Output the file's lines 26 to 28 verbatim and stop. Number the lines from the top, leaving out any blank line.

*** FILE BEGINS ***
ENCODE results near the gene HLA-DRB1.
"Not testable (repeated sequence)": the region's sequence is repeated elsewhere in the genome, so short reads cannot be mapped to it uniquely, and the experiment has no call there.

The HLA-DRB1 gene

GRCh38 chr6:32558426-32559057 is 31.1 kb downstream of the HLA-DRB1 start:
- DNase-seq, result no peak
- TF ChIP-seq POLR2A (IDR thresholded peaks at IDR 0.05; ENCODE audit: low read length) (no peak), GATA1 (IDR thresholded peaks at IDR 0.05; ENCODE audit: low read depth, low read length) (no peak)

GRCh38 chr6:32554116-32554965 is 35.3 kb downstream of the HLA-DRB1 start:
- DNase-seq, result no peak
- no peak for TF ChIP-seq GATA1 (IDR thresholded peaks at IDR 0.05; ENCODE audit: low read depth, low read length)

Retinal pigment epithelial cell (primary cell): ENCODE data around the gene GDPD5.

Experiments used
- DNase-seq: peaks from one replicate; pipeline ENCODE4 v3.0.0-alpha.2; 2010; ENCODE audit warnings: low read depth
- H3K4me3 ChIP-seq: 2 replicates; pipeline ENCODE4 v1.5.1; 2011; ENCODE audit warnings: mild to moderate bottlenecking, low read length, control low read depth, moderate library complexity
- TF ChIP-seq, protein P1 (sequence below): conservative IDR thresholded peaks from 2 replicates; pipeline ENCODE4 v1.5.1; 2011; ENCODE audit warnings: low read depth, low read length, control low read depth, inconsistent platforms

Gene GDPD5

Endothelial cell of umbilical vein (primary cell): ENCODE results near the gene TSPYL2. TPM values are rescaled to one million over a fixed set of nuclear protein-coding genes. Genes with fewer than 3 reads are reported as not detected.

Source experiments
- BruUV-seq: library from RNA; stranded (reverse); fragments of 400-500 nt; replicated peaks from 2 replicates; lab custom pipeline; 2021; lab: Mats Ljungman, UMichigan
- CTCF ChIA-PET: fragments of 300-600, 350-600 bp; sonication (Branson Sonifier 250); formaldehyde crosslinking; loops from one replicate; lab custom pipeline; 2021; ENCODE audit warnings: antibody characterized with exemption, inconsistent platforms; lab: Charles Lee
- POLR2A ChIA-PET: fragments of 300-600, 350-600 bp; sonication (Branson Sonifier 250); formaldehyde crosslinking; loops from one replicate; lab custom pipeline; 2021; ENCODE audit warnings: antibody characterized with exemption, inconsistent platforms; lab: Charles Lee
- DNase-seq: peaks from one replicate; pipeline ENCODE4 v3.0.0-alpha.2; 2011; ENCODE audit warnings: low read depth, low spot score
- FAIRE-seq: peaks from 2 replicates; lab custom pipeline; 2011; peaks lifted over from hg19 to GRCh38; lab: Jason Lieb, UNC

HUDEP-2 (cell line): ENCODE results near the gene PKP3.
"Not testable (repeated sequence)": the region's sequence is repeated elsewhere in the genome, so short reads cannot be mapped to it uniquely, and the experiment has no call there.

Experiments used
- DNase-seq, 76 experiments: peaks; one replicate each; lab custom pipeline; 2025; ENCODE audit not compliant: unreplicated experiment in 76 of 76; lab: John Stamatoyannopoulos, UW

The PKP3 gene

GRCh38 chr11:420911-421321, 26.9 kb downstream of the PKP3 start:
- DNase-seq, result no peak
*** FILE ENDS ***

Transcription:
- DNase-seq, 76 experiments: peaks; one replicate each; lab custom pipeline; 2025; ENCODE audit not compliant: unreplicated experiment in 76 of 76; lab: John Stamatoyannopoulos, UW

The PKP3 gene

GRCh38 chr11:420911-421321, 26.9 kb downstream of the PKP3 start: